Like the rest of the world, the pandemic has forced courts and lawyers to work differently. As former Michigan Chief Justice Bridget Mary McCormack has noted, the pandemic was the “disruption we needed” to address the growing access-to-justice crisis in this country. As a result of the pandemic, “[i]nnovation leapt into our courtrooms and our practices. Lawyers, judges, and court administrators were given the chance to rethink what they do and rebuild how they do it, and they seized the moment.” The pandemic has required our courts to radically rethink almost everything—and that has caused rapid reform to our systems, our processes, and how we collaborate. Significant barriers remain in our justice system, and there is great potential to backslide back to pre-pandemic approaches and thinking.
There is also great (and unfortunate) potential to view the pandemic as a black-swan event for our justice system. In actuality, the pandemic was a gray rhino—a high-probability, high-impact event that we could have anticipated and mitigated against. The state courts held a national Summit on Pandemic Preparedness in 2019, with court leaders and representatives from the legislative and executive branches of government in over 30 states. This type of forward thinking is essential for our justice system, and it should continue to be encouraged. As we seek to learn from the impacts of the pandemic on our justice system, I urge us not just to focus on how to maintain the momentum of the disruptive change that has resulted. We also need to look ahead at the red flags pointing to other problems that we can confront aggressively.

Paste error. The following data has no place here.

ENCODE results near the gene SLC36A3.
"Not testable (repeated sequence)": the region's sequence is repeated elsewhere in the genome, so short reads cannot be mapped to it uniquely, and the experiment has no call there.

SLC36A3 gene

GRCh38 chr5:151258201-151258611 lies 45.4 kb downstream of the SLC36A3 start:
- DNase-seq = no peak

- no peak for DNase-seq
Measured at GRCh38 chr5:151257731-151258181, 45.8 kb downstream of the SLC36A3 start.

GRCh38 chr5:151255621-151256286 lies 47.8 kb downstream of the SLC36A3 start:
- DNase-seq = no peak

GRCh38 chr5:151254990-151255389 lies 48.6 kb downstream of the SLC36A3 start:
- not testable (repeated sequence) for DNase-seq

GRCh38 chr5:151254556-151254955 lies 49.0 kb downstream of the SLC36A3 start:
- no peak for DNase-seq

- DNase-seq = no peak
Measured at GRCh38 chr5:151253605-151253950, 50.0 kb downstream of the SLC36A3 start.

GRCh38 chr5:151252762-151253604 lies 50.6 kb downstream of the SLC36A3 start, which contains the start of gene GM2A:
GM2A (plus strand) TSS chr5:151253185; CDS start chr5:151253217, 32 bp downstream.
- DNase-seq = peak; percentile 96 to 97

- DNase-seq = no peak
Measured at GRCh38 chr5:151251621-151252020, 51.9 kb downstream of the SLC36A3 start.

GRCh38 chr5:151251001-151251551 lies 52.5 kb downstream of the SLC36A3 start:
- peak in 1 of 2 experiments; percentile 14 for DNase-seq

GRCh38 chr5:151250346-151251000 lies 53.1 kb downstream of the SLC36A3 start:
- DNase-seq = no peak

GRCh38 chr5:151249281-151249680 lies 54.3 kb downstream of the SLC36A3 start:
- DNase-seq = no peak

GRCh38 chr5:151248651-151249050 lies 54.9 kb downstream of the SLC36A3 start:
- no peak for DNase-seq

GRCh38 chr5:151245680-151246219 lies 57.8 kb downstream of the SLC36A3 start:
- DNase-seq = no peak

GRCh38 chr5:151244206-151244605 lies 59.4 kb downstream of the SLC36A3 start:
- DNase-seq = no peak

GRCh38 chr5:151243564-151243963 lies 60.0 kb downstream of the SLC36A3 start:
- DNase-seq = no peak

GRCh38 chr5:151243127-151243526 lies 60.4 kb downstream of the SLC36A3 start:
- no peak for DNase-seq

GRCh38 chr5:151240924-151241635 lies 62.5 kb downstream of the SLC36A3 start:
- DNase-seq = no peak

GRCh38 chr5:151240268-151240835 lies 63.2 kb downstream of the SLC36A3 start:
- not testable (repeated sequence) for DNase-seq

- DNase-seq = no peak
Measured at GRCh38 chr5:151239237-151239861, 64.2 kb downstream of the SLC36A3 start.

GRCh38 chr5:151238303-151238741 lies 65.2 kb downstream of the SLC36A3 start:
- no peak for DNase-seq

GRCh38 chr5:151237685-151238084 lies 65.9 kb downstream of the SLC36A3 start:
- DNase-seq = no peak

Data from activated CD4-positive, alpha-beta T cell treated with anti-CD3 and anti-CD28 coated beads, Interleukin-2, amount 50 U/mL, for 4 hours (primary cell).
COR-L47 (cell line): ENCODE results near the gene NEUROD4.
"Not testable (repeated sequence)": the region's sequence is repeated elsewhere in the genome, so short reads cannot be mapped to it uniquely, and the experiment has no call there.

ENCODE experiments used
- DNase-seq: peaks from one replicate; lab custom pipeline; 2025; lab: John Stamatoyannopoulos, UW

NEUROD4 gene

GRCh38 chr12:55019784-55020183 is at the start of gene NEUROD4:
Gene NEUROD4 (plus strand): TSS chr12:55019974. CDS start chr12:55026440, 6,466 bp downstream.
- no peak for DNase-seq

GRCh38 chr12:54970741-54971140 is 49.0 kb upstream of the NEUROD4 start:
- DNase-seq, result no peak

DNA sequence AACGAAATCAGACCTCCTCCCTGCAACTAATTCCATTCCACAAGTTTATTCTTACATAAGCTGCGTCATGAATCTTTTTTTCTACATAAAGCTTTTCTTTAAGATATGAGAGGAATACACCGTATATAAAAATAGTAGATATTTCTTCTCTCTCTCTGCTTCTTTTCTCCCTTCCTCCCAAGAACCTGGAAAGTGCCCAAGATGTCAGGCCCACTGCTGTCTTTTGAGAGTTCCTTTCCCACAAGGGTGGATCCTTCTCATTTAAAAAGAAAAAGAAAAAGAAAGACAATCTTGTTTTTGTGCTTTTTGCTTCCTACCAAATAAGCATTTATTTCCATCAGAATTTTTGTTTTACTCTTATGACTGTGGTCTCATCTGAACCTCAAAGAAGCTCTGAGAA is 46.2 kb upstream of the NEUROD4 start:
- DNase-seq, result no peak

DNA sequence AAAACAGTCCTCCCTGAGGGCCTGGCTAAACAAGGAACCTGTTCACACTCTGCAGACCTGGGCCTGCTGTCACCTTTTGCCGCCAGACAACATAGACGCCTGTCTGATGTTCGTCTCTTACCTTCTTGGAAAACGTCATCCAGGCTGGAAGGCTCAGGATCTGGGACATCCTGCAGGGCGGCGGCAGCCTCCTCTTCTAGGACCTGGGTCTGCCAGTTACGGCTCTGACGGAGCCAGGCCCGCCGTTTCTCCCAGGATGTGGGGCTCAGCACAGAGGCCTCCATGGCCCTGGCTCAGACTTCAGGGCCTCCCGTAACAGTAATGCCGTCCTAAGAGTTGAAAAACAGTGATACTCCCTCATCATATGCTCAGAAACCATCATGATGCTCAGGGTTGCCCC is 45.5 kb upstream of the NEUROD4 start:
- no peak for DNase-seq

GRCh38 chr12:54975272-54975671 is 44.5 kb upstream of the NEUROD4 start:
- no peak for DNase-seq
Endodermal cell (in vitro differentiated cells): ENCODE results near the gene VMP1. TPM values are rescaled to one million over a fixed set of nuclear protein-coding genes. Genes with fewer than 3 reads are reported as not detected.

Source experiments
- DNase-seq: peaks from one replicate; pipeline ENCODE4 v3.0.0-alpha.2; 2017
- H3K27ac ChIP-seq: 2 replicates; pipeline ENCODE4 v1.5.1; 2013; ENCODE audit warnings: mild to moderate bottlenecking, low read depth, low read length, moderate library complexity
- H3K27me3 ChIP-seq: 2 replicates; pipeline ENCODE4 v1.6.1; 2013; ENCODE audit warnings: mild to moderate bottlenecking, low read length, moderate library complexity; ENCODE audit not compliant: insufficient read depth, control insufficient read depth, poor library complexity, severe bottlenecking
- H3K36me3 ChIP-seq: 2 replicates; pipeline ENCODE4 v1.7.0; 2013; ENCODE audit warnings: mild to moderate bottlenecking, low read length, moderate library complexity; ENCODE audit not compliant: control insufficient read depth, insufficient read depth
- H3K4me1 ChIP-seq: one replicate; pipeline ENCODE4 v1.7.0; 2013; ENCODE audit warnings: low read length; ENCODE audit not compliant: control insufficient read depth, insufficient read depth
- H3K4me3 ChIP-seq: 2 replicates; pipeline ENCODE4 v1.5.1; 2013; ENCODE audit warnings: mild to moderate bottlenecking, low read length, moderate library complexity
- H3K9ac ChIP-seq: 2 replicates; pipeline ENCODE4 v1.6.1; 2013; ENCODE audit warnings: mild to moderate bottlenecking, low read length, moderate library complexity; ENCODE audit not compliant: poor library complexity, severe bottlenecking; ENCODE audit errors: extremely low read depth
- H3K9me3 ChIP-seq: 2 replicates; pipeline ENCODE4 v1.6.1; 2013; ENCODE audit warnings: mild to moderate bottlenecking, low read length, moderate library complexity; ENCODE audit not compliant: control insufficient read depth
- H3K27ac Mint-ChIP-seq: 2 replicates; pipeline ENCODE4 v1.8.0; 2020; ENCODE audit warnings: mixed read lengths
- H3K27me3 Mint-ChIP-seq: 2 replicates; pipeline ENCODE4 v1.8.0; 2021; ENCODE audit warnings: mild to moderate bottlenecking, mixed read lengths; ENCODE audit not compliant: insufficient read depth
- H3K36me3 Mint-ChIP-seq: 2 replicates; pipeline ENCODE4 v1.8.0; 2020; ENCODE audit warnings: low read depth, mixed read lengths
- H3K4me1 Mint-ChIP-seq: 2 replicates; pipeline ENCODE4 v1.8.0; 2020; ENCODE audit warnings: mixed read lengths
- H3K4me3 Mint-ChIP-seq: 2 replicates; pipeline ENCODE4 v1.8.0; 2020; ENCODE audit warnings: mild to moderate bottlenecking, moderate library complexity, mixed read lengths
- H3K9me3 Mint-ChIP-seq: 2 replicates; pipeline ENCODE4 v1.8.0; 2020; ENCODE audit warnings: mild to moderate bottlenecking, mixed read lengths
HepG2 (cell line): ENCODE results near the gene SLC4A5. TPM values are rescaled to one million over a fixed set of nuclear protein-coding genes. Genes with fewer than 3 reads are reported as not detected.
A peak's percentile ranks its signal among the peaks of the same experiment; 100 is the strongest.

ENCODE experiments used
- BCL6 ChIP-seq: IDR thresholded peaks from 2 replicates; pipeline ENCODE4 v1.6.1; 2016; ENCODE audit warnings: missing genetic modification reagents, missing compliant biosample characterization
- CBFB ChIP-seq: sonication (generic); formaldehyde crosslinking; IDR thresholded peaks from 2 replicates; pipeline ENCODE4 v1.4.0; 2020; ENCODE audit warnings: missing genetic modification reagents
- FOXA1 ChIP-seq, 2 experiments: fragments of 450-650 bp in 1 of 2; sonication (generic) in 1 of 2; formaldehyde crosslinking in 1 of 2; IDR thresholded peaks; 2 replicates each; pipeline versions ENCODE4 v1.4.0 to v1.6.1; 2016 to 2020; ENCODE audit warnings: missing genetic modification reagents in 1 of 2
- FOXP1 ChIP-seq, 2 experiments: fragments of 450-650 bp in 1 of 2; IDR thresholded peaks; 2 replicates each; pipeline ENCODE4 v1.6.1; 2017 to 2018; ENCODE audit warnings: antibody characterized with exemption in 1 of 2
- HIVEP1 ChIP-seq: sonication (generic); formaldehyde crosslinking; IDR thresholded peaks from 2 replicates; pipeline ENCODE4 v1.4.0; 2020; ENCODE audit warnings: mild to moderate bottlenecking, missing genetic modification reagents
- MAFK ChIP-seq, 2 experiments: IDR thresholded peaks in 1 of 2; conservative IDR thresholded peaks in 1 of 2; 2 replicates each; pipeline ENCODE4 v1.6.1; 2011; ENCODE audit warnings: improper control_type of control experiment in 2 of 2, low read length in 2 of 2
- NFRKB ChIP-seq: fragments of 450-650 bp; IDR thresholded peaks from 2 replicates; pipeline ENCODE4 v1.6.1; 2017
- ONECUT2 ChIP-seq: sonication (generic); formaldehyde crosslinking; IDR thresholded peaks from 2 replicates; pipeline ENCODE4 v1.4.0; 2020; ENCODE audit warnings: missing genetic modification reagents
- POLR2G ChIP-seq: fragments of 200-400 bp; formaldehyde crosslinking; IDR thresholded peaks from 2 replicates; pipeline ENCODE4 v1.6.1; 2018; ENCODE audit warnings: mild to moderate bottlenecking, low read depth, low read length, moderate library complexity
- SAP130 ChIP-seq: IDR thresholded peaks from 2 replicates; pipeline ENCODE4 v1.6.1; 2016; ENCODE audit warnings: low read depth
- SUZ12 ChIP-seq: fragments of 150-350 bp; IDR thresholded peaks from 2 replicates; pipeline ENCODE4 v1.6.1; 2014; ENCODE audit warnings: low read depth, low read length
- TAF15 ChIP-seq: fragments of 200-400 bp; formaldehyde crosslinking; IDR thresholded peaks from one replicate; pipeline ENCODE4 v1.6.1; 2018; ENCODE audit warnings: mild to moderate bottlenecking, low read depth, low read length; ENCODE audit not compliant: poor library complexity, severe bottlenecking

Now is the time to prepare for and understand high-impact events. While it is easy to prioritize work based on what is most urgent on a day-to-day basis—and there is much that is urgent daily in our courts—it is imperative that we also carve out time to look forward. As Wucker has highlighted, “The black swan has one benefit, which is that it encourages people to expand their ideas of what might happen. . . . The coronavirus is an opportunity for a reset in mentality to put these obvious risks front and center.”
In May of this year, IAALS published a report, The Past & Future of State Court Filings, which explored a longer-term view of civil filings in our state courts. Filings can be affected by several factors that occur both internally and externally to the courts and the justice system, and the report provided a framework to think about those different factors. The filings in our justice system are a reflection of the problems in peoples’ daily lives, and that includes the impacts of increasing disorder and threats: natural and manmade disasters; climate change; local, national, and global health crises; environmental injury and chemical exposures; and cyber threats. The knowledge about these areas is evolving rapidly, and it is important to evolve our understanding of the impacts of these areas on people, our court system, and the delivery of justice.